Saving liberalism in the Philippines

“Everyone is orthodox to himself,” the great British philosopher John Locke lamented in “A Letter Concerning Toleration” (1689).

As one of the founders of classical liberalism, the 17th-century thinker risked his life and limb to emphasize the centrality of pluralism to freedom and, accordingly, argued in favor of separation of church and state. Contrary to his intellectual predecessor Thomas Hobbes, Locke rejected the argument that human societies need a “leviathan” (a beastly autocrat) in order to escape the “solitary, poor, nasty, brutish, and short” anarchy in the state of nature.


While Hobbes zeroed in on the darker side of human selfishness, Locke instead placed his faith in reason and compassion. Locke believed in the inalienability of freedom and its central role in a fulfilling human life.

He argued in favor of the fundamental rationality of humanity to govern itself in accordance with a mutually agreed-upon set of rules. Locke believed in what economists today call “coo-petion,” the strange combination of cooperation and competition that has contributed to the flourishing of human civilization.


Over the succeeding centuries, biologists and social scientists from Nikolay Danilevsky in Russia to Nicholas Christakis in America have corroborated the basic assumptions underlying Locke’s conception of human nature. What evolutionary biology tells us is that absent compassion and cooperation, human societies wouldn’t have been able to evolve from a bunch of isolated cave folks into inventors of artificial intelligence.

Not that Locke was oblivious to the inner demons of human beings. After all, 17th-century Europe, far from being a hedonic paradise, was a cauldron of violence and fanaticism against the backdrop of a surging Renaissance.

“The toleration of those that differ from others in matters of religion is so agreeable to the Gospel of Jesus Christ, and to the genuine reason of mankind…” Locke argued, citing Jesus’ compassion to argue in favor of pluralism. He believed in the centrality of dialogue to managing our disagreements without being disagreeable, because “[s]uch is the nature of the understanding, that it cannot be compelled to the belief of anything by outward force.”

Latest research in neuroscience shows that our beliefs, including political ones, are largely shaped by our limbic system as well as socialization at a very young age. In short, it’s almost impossible, by virtue of our divergent genetics and sociology, to ever construct a genuinely mono-minded society.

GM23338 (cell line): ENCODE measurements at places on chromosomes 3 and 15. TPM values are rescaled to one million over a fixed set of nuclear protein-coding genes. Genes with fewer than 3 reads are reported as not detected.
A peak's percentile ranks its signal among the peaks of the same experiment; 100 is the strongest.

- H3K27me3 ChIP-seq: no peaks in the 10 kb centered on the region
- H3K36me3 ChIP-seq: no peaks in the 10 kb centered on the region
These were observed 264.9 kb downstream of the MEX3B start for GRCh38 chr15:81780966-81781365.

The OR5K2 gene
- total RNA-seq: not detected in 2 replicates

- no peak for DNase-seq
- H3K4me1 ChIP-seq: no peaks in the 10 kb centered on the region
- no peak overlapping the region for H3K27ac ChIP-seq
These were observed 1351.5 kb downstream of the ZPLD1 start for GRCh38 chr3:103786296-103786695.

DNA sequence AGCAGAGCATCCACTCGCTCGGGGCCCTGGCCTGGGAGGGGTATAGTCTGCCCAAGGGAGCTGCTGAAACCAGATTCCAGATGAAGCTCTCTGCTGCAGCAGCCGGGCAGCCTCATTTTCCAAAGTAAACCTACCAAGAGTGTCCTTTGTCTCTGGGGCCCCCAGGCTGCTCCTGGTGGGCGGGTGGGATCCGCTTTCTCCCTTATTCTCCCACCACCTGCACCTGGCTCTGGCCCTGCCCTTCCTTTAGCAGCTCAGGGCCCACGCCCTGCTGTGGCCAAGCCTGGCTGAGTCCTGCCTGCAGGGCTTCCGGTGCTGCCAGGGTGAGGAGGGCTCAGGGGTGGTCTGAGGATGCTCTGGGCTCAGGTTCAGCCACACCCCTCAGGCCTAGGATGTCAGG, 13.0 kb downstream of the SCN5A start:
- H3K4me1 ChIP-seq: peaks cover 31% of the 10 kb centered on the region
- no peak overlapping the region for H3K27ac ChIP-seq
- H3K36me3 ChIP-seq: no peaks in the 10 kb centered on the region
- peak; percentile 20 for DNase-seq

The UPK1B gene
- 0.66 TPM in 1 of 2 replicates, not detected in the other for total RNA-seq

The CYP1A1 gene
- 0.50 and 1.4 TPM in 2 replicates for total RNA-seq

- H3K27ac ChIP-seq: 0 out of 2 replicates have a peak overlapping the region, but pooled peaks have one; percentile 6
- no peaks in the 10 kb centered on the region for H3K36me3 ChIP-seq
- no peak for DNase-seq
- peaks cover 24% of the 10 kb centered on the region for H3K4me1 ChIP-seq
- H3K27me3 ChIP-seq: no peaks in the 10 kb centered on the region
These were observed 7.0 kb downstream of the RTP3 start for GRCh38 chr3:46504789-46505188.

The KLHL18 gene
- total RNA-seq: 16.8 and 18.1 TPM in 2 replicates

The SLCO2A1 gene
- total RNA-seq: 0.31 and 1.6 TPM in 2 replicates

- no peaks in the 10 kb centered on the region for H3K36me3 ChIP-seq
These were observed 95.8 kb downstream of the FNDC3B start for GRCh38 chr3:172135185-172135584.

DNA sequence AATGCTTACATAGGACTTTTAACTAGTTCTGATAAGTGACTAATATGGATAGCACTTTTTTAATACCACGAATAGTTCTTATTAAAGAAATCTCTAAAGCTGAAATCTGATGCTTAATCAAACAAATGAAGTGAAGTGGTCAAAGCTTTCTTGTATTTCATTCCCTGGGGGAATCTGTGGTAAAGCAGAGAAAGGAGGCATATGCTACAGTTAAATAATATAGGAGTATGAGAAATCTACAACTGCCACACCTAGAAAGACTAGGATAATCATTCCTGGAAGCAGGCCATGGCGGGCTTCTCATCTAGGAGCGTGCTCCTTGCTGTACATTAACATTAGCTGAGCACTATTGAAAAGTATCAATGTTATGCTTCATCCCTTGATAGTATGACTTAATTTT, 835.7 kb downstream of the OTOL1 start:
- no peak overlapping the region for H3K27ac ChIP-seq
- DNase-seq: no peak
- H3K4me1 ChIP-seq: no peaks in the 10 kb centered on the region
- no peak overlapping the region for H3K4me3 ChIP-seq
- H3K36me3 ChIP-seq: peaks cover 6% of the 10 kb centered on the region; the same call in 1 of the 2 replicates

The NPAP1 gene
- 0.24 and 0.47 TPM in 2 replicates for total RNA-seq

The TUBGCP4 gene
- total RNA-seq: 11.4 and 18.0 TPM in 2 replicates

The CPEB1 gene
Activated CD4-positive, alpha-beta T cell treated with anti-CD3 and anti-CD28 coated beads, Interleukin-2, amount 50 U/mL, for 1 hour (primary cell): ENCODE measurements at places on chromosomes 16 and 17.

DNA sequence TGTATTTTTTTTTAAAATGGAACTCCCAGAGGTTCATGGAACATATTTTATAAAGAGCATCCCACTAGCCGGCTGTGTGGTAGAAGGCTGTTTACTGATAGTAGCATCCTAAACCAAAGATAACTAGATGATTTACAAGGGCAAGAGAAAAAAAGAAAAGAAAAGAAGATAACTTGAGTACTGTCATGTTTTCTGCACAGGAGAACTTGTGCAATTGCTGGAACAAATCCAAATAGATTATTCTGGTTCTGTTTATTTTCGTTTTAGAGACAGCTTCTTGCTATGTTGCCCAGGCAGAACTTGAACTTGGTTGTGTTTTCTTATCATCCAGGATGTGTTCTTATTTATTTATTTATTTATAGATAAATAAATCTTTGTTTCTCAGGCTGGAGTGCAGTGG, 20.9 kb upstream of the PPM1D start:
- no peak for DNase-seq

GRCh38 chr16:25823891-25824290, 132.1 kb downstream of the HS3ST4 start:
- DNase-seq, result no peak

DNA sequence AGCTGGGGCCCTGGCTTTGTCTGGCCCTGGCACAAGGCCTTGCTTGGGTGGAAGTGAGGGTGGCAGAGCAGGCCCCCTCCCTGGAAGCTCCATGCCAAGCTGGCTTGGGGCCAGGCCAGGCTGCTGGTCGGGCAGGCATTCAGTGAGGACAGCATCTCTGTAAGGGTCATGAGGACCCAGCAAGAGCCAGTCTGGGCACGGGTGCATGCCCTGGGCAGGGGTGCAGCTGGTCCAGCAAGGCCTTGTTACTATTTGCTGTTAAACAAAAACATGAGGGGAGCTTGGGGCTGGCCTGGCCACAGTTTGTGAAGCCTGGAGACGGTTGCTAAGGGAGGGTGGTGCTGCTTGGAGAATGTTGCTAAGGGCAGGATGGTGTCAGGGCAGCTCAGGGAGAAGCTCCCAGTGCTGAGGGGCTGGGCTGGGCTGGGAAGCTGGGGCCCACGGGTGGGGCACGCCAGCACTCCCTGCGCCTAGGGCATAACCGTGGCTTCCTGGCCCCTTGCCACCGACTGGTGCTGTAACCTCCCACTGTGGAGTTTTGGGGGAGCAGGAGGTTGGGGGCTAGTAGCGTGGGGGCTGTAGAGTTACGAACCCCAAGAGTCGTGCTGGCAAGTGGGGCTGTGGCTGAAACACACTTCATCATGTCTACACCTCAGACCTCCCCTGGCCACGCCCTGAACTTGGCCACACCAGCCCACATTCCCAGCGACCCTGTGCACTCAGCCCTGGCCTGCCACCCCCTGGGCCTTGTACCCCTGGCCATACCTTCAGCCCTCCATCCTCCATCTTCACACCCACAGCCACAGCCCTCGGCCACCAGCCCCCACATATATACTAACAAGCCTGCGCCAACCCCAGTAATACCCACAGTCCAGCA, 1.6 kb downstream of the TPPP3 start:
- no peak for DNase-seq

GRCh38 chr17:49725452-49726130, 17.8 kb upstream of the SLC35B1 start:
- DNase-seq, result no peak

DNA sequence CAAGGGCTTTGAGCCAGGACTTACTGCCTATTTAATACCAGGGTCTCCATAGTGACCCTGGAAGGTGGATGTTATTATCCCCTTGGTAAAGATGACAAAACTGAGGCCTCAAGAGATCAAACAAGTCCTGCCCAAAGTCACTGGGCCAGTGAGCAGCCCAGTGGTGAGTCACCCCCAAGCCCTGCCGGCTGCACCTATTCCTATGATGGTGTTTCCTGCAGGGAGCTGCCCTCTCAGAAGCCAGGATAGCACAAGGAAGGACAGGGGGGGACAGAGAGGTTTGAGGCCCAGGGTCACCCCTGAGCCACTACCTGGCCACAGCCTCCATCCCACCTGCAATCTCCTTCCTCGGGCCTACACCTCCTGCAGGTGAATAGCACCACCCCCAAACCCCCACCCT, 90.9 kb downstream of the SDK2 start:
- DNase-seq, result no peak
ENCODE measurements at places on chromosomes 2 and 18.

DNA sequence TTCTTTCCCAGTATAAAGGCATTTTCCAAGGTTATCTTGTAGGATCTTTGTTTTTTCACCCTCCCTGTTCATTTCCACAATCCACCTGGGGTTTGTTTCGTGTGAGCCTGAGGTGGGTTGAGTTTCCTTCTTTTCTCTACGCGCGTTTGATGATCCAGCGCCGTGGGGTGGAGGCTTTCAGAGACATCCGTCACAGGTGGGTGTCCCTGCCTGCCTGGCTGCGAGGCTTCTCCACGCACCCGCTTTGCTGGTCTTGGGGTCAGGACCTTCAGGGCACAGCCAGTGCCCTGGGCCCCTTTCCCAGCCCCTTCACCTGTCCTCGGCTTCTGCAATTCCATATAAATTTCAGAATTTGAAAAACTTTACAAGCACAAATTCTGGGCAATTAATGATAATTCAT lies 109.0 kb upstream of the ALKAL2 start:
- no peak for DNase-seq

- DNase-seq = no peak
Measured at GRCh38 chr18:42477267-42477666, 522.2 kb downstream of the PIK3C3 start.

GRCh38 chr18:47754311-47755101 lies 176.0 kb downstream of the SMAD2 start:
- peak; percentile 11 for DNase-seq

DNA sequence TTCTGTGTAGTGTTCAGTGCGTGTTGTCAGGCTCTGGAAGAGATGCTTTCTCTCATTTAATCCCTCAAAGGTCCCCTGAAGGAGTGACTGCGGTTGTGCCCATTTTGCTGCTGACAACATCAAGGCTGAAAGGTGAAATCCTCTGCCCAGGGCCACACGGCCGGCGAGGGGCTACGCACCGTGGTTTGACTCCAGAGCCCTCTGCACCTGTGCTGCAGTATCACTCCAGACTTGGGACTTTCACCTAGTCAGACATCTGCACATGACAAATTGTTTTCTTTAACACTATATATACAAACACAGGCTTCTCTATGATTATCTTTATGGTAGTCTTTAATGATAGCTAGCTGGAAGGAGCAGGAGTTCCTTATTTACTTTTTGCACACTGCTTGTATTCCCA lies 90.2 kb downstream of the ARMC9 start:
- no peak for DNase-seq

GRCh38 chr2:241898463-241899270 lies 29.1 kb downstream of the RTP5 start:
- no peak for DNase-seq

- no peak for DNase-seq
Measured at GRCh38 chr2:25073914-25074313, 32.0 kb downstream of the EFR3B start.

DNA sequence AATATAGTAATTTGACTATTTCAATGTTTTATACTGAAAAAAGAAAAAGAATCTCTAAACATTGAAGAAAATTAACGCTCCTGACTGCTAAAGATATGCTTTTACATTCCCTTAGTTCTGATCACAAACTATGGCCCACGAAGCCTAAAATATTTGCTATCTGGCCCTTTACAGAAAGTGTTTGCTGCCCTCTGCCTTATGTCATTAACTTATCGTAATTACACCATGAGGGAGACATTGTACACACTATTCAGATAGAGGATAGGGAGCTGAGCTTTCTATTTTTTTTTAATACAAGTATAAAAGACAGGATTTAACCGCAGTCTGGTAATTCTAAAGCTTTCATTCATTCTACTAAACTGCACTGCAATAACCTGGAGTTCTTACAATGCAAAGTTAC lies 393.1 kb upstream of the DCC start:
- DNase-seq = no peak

What Locke espoused, however, was a more “procedural” account of liberalism, as opposed to the more “substantive” ones forwarded by the likes of John Stuart Mill, who advocated for a more secularized, militant and ideologically potent form of liberalism.

As my colleague Lisandro Claudio wrote in “Liberalism and the Postcolony” (2017), liberalism in the Philippines has fundamentally been a modus vivendi for managing our disagreements as fellow Filipinos.

In this sense, belief in liberalism has been largely instrumental among our political classes and intellectuals. It was never deeply ingrained into the Filipino political psyche. And this is precisely why it has been relatively easy for authoritarian leaders, from Ferdinand Marcos to Rodrigo Duterte, to espouse a more illiberal mode of governance.


What we need, however, is a “substantive” form of liberalism, a militant defense of dialogue and engagement even against the most preposterous points of view. It was precisely in this spirit that I participated in a debate last Saturday against one of the most vociferous defenders of Dutertismo.

I believe that the only way to defend freedom is to be willing to have rational discourse even under the most impossible conditions—not in the safe embrace of your brethren, not in preaching to the choir, not in the warmth of your home, not behind the veil of sanctimonious self-satisfaction, and definitely not in the fluffy clouds floating beyond the engulfing fire of the raging battlefield between truth and falsehoods.

To my pleasant surprise, we managed to keep thousands of Filipinos watching the first ever cross-ideological long-form debate in Philippine history right until midnight. That’s how you save liberalism: embrace dialogue, drop snobbery, climb down from the ivory tower, and appeal to reason even amid the most hostile crowds. Freedom doesn’t come freely by itself.

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TAGS: Horizons, Liberalism, Richard Heydarian
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